“He realizes his playing career is limited and every game you miss is a game you’re not going to get back,” Armstrong said. “He loves football so much that he doesn’t even want to let a practice go by.”
For now, Cordova’s football future – if one exists at all – rests in the hands of college recruiters around the country. Size may keep Cordova out of many programs that could need him, Armstrong said, even though his star has proven on game tape that he’s more than meets the eye.
Height may not be coachable, but neither is heart.
“No doubt in my mind, there will be 250 kids worse than Benji getting scholarships, but they look the part,” Armstrong said. “He doesn’t really have a weakness in his game other than his size.”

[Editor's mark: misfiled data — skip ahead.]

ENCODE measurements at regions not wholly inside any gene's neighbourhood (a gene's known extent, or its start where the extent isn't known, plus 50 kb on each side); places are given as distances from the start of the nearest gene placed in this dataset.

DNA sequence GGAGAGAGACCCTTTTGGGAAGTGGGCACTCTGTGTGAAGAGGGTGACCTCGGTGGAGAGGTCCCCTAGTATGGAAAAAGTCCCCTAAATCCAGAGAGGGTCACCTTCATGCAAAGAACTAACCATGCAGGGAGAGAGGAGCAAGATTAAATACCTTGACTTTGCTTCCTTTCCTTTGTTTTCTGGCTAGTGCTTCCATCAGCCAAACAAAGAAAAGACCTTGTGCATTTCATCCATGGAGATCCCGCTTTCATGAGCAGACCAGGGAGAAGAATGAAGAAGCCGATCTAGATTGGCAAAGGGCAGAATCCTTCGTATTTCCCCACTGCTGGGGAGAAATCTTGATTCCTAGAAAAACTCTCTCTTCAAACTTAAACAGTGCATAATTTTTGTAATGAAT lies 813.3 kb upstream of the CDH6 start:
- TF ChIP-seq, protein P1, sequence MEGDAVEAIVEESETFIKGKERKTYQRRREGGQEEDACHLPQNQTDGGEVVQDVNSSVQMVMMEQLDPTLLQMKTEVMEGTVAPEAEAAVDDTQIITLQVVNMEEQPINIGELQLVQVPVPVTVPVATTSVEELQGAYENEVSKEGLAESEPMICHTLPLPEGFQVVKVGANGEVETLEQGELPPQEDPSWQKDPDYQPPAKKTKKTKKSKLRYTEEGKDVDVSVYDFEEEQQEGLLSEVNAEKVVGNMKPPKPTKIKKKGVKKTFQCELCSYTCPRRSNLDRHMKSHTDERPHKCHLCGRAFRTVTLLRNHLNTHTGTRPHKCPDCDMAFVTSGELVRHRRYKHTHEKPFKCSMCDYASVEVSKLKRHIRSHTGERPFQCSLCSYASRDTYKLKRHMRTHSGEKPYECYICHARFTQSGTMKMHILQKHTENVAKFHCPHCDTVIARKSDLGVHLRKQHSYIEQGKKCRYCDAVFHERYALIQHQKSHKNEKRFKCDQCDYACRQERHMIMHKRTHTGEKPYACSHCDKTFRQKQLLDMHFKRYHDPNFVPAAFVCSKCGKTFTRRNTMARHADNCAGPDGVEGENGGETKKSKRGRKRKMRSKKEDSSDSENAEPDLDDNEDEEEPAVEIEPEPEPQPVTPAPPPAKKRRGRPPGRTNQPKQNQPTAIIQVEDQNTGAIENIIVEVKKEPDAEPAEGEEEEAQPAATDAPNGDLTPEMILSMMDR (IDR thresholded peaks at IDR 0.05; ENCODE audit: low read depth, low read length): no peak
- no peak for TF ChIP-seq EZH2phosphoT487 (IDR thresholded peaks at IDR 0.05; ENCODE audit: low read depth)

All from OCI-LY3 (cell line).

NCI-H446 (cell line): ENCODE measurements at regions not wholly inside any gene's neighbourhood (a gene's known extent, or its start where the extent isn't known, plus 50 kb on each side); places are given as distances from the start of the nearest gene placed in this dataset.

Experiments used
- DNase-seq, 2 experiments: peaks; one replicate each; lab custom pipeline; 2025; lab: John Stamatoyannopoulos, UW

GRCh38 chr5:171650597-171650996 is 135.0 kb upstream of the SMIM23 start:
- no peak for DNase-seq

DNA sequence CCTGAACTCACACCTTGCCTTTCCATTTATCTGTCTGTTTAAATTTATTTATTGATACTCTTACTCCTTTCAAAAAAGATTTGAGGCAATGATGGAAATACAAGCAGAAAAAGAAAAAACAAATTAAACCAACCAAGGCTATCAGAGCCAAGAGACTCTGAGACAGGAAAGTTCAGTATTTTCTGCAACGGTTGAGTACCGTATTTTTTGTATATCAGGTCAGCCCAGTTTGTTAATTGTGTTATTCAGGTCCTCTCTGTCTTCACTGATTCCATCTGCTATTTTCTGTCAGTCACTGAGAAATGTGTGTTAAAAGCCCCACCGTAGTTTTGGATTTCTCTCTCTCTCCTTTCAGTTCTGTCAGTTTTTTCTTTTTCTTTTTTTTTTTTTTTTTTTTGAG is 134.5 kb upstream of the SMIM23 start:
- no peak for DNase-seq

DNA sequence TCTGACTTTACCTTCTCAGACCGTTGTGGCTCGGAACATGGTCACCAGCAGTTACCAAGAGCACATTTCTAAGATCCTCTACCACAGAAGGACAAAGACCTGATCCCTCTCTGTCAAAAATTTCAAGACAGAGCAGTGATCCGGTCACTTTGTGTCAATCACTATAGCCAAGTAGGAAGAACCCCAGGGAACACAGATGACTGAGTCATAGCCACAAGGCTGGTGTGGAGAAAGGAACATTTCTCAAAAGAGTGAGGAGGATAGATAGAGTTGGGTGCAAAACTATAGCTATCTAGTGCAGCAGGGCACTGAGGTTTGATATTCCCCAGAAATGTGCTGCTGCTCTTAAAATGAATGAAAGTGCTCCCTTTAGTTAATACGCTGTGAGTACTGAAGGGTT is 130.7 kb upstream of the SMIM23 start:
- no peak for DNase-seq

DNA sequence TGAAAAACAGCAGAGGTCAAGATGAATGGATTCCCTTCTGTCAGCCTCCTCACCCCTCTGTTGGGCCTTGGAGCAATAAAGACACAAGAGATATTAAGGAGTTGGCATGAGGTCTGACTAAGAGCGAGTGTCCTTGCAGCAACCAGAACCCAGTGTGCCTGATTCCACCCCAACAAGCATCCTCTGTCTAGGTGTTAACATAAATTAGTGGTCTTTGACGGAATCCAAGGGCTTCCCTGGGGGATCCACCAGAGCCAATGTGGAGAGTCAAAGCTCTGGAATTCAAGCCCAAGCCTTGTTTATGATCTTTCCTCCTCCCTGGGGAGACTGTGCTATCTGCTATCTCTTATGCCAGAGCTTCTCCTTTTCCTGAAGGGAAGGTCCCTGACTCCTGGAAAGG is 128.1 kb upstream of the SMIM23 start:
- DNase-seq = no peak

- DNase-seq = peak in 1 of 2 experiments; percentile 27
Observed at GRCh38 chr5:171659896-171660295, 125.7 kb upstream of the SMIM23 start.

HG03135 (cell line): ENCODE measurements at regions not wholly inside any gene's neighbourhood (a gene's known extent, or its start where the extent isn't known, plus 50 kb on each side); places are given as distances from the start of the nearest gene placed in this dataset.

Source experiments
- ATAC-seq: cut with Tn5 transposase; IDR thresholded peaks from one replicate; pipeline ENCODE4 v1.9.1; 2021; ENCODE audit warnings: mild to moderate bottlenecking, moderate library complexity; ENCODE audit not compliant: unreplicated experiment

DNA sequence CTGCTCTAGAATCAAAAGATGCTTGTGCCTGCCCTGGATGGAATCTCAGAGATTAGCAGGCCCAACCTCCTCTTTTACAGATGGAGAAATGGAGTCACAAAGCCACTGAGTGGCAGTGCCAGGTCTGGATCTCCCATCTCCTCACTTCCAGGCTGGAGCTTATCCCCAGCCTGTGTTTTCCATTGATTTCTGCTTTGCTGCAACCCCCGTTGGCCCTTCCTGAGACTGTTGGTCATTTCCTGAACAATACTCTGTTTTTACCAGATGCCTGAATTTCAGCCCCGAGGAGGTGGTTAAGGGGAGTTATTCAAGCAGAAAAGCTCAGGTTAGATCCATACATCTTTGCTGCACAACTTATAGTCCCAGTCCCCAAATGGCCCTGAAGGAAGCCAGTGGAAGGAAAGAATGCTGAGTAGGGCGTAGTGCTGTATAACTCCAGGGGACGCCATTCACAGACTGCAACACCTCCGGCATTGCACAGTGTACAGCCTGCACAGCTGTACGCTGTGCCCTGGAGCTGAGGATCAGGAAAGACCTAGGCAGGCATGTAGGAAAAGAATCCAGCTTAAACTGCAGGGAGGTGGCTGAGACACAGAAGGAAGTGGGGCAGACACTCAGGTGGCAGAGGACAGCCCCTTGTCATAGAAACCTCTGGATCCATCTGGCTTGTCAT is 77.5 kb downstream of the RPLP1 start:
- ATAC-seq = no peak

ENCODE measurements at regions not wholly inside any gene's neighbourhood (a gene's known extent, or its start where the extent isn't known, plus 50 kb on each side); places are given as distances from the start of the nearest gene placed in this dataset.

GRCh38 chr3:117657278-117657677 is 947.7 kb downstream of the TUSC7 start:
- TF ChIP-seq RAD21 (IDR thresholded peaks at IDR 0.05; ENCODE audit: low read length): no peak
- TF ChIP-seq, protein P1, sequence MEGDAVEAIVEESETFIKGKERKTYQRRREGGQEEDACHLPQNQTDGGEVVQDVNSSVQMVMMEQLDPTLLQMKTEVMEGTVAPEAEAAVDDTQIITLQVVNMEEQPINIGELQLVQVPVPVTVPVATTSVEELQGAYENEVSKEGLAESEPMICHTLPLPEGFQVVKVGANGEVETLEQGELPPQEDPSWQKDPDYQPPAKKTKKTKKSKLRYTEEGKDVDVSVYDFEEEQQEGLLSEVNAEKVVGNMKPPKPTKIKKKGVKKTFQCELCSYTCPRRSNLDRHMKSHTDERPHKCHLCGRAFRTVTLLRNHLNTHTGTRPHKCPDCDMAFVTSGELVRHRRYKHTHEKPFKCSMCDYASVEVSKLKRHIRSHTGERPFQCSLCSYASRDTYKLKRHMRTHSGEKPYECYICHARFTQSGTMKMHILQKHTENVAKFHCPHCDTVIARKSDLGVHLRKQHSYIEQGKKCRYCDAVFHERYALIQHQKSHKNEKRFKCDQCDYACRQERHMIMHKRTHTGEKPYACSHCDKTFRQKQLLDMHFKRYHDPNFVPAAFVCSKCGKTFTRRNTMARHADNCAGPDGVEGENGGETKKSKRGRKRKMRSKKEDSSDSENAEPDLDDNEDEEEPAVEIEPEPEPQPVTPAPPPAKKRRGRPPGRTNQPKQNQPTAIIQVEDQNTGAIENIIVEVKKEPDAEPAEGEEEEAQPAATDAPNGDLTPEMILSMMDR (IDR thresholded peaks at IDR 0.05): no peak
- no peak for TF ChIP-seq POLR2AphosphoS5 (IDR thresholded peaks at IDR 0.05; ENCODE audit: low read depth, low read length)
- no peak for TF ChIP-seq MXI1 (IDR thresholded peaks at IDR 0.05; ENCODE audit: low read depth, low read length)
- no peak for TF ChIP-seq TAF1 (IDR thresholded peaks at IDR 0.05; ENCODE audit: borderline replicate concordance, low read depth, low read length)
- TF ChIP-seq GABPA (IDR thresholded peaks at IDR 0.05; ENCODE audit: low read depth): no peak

More than likely, one coach will finally take a chance on the undersized running back who hits with the brute force of a linebacker, has the speed of a safety and the mind of a coach.
When one does, Cordova will be happy, but not satisfied. A new home means new coaches to impress, new teammates to lead, new records to shatter and new doubters to prove wrong.
“I just want a scholarship,” he said. “Whatever school wants me to play and at whatever position, I’ll do it. And all the schools that turn me down, I look forward to getting to play them.”
All about Benji Cordova
A look at the statistics and honors for La Quinta senior running back and safety Benji Cordova:
2015 stats: 169 rushes…1,373 rushing yards…12 rushing touchdowns
2016 stats: 221 rushes…1,878 yards…29 rushing touchdowns
2016 Desert Valley League Offensive and Defensive MVP
2015 and 2016 All-DVL first team
2015 and 2016 All-Desert Sun first team